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NYPL notes: Altherr finding his groove
Outfielder cruising with 'Cutters after some early struggles
07/08/2011 10:00 AM ET
Outfielder Aaron Altherr leads his team in homers and total bases.
Outfielder Aaron Altherr leads his team in homers and total bases. (Williamsport Crosscutters)
For Williamsport's Aaron Altherr, it's all about confidence.

The 20-year-old outfielder, ranked No. 7 among Phillies prospects by, began this season with Class A Lakewood. In his first five games, he was 2-for-20 with seven strikeouts. At the end of April, he was hitting .192; at the end of May, .189. He needed a change. The Phillies decided to send him back to Williamsport, where he hit .287 in 28 games in 2010.

"[I found out] about a week before the Williamsport season started," said Altherr. "They told me, then I sat out for a few games in Lakewood before I came to Williamsport.

"At first I was a little disappointed, but I realize what they were trying to do. It's all for the best, it really is."

Since joining the Crosscutters, Altherr has found his groove at the plate, ranking among the team leaders in batting average (.301), home runs (2), RBIs (11), hits (22), total bases (33) and steals (4) over 19 games.

"Basically, I went right back to what I was doing in Spring Training," he said. "In Spring Training I was hitting the cover off the ball, hitting the ball really good, and I kind of got away from it during the season in Lakewood. I just had to get right back to where I was in Spring Training, and I feel like I've done that."

Because Altherr got off to such a strong start in Williamsport -- he was hitting .381 after five games and batted safely in 11 of his first 12 games -- Crosscutters manager Mickey Morandini hasn't seen the struggles that troubled the first two months of Altherr's season, but he understands the problem that a crisis of confidence can pose for any player.

"I think that's typical of a young player," said the former Major Leaguer. "You want to get off to a good start, and when you don't you start to press a little bit. Obviously when you're pressing, you're not going to do the things you're capable of doing. But he came in here, he got off to a pretty good start right away and I think that relaxed him a little bit, and he's carried that on through the first 18 games."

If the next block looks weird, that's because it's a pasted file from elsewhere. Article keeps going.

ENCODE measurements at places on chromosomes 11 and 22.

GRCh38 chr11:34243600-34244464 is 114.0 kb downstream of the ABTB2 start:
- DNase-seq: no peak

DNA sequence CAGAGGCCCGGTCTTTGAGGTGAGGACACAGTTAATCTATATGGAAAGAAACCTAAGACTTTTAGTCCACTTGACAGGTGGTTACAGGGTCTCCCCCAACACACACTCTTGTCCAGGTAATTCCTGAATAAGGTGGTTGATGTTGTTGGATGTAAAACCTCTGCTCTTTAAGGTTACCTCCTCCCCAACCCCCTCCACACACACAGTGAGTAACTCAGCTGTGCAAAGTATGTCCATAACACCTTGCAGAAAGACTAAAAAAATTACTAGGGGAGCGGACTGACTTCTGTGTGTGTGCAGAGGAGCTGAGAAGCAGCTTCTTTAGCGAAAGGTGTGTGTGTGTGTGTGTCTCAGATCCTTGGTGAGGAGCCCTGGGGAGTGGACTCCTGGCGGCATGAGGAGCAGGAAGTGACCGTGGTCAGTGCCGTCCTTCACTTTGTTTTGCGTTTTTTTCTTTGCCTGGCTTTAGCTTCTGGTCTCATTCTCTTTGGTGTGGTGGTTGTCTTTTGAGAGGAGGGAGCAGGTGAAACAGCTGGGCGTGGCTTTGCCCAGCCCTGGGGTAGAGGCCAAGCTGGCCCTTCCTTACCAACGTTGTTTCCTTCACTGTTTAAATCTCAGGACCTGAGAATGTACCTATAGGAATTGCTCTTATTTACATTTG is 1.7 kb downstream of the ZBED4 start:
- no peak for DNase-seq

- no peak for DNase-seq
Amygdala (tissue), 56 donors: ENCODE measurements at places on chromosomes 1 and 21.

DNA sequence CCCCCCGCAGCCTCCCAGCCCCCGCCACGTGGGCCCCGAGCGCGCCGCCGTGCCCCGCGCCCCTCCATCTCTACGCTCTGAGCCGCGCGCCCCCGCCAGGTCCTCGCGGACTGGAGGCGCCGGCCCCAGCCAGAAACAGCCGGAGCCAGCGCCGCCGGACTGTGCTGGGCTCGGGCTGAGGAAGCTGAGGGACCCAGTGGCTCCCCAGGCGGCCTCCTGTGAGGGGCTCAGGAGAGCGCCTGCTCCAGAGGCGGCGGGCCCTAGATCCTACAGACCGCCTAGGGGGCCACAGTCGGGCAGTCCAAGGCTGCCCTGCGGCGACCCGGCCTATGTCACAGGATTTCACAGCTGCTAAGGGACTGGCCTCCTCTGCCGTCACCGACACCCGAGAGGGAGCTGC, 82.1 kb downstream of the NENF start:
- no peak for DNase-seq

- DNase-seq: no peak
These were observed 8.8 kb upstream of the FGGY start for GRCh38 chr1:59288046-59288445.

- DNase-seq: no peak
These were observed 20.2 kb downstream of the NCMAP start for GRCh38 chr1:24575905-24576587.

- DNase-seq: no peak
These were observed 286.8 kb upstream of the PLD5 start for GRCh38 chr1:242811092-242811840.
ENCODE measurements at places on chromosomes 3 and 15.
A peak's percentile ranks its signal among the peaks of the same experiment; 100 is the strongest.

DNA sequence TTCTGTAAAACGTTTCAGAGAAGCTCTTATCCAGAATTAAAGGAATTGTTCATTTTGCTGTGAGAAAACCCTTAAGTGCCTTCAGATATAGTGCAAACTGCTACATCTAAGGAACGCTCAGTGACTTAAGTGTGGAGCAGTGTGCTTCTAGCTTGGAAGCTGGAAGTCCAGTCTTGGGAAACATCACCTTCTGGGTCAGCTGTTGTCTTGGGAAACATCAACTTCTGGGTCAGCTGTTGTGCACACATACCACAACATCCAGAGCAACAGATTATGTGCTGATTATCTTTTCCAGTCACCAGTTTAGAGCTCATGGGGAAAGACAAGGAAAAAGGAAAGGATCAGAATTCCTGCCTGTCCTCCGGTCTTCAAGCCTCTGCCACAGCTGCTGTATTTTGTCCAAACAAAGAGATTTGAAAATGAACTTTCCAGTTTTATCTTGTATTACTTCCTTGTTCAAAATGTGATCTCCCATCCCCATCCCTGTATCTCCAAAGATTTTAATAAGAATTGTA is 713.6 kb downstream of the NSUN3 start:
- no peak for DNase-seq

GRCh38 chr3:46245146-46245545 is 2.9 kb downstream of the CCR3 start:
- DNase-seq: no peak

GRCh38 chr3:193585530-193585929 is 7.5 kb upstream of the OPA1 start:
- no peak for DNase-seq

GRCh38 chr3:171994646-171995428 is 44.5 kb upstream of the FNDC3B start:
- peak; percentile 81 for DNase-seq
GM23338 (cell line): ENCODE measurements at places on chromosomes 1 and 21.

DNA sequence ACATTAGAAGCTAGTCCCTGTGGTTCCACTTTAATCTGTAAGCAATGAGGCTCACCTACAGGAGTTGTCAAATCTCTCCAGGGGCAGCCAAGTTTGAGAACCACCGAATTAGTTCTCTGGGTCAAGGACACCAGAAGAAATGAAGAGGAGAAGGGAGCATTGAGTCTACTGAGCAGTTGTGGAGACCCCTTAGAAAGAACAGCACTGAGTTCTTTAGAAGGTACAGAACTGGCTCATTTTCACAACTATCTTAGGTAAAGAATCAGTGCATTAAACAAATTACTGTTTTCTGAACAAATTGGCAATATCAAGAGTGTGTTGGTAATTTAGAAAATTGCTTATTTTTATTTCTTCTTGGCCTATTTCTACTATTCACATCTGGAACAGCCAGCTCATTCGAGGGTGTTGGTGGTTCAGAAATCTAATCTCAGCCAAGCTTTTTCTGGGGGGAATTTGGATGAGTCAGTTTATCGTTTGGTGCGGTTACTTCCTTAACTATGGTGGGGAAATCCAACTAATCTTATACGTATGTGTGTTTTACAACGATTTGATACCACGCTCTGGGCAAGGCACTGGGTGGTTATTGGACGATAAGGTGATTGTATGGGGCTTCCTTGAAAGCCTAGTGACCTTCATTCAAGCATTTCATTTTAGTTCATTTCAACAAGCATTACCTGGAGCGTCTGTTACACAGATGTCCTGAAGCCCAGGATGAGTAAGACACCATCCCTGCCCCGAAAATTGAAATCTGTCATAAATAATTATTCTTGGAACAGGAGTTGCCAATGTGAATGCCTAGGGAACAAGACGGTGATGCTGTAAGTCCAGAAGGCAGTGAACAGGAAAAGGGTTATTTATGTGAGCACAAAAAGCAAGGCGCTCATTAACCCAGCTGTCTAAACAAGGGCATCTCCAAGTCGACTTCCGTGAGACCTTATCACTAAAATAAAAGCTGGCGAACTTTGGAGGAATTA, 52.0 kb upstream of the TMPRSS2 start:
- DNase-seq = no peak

Having regained his confidence with the Crosscutters, Altherr has shown everyone exactly what he can do on the diamond.

"He's been one of our most consistent hitters," said Morandini. "He's hitting over .300. He's played an outstanding left field. He's made several running and diving catches in left-center field for us. The guy can do it all. He can lay down a bunt, he's got some speed, he's stolen some bases, he's got a couple home runs. I expect that as he gets a little more mature and a little stronger, he's going to be hitting more home runs than he is now. He's done a great job for us."

Altherr's route through the Minor Leagues presents a different sight in a sport where prospects often progress through the lower levels in a more linear fashion. But the 20-year-old is undeterred by what he clearly considers to be momentary setbacks.

"Everybody's got a different path," he said.

In brief

Making history: The Vermont Lake Monsters announced via Twitter on Saturday that the team's 7-4 win over Tri-City was the 600th since the franchise moved from Jamestown before the 1994 season.

A save is a save: When Hudson Valley's Brooks Belter came on to pitch the seventh inning against Aberdeen on Sunday, he inherited a 5-1 lead. The Renegades scored 10 runs between the seventh and eighth for a comfortable 15-1 win. Belter, Tampa Bay's 25th-round pick last month, pitched the final three innings and was credited with his first professional save.

Doubledays duo: Auburn's Hendry Jimenez extended his season-high hit streak to 17 games Wednesday with a third-inning single off Jamestown's Matthew Neil but went 0-for-5 on Thursday. The 21-year-old second baseman leads the league with a .403 batting average. Teammate Matt Skole went 0-for-5 on Wednesday to end a 16-game hitting streak.

Brian Moynahan is a contributor to This story was not subject to the approval of the National Association of Professional Baseball Leagues or its clubs. Comments
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